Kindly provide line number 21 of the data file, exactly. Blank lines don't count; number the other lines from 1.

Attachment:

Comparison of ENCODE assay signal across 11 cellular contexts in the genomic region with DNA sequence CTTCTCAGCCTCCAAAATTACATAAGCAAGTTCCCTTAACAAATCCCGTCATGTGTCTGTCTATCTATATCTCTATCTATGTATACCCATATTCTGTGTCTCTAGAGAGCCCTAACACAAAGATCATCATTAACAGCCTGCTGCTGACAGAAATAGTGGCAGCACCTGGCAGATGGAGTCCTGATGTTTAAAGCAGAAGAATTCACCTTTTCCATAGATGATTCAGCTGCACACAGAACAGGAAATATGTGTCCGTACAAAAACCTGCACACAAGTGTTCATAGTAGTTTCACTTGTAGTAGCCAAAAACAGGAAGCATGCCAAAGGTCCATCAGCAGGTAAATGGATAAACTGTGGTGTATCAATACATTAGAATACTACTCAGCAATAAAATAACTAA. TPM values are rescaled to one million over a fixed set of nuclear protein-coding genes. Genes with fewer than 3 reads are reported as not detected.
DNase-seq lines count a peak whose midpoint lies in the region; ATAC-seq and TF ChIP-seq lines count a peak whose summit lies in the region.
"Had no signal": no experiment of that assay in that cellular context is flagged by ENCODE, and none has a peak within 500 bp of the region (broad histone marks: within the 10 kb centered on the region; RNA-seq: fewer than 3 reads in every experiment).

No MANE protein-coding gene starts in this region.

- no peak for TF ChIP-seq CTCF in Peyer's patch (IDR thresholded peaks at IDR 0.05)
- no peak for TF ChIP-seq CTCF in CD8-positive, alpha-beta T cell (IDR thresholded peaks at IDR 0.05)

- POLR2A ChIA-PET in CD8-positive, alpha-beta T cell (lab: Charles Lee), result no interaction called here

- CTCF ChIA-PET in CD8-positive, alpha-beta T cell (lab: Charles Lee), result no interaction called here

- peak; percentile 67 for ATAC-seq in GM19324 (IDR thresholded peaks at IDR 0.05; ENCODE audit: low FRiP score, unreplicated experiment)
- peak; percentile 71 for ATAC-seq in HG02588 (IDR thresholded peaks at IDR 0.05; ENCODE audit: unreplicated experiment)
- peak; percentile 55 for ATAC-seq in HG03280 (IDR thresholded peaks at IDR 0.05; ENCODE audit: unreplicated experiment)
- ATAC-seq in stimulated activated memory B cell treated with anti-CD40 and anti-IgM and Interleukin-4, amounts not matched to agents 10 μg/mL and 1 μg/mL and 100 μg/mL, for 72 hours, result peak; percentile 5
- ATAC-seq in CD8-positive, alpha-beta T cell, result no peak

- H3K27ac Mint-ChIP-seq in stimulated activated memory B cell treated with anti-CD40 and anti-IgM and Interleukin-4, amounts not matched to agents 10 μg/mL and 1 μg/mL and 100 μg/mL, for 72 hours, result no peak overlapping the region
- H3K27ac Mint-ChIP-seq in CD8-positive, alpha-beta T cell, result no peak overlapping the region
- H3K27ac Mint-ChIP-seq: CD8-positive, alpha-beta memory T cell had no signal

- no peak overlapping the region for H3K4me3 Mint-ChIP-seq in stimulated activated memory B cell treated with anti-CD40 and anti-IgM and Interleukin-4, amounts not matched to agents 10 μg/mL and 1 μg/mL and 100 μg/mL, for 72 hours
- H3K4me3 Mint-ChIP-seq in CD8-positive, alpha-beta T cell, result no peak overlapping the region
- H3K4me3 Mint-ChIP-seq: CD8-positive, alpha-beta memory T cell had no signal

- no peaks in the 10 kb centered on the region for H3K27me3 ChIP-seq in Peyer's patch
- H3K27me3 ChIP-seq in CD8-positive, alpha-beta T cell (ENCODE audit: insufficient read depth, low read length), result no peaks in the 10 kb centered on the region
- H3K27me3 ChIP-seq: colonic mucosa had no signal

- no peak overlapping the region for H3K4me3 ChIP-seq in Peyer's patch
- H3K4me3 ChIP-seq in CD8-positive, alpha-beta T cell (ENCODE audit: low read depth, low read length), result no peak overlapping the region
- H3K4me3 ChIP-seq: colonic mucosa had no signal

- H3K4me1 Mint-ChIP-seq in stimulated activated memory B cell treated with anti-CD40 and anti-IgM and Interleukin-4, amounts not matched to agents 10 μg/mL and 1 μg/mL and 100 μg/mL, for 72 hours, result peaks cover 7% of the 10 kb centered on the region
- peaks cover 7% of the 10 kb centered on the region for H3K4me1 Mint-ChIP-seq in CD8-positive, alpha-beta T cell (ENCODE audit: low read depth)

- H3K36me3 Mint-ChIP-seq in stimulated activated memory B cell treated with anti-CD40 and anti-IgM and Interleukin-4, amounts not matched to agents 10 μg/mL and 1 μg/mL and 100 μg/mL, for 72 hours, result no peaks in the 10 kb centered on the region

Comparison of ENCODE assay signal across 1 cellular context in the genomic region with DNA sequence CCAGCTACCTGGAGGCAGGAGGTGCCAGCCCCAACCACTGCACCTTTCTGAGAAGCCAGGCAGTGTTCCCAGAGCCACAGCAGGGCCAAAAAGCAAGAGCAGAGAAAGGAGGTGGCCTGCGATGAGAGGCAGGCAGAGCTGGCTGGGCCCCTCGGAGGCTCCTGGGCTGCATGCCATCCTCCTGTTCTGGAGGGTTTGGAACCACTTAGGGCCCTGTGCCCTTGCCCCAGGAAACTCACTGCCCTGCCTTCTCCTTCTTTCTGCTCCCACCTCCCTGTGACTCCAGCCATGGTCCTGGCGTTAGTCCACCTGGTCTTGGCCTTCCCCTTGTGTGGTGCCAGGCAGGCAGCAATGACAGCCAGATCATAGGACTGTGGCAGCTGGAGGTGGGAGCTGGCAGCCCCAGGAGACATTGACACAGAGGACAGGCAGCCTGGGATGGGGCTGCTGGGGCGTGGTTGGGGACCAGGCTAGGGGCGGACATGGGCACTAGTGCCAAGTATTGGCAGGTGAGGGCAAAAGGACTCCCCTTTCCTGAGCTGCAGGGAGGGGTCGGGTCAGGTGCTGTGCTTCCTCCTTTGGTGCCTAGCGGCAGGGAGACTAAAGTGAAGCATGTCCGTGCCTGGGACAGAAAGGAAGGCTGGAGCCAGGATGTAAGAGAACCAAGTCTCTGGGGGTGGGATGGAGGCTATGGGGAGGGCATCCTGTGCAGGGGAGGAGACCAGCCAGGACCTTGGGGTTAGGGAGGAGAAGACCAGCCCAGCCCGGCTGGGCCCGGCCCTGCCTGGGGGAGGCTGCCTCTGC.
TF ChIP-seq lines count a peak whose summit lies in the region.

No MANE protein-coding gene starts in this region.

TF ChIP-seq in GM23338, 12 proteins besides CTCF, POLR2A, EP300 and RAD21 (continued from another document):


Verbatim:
- H3K27me3 ChIP-seq in CD8-positive, alpha-beta T cell (ENCODE audit: insufficient read depth, low read length), result no peaks in the 10 kb centered on the region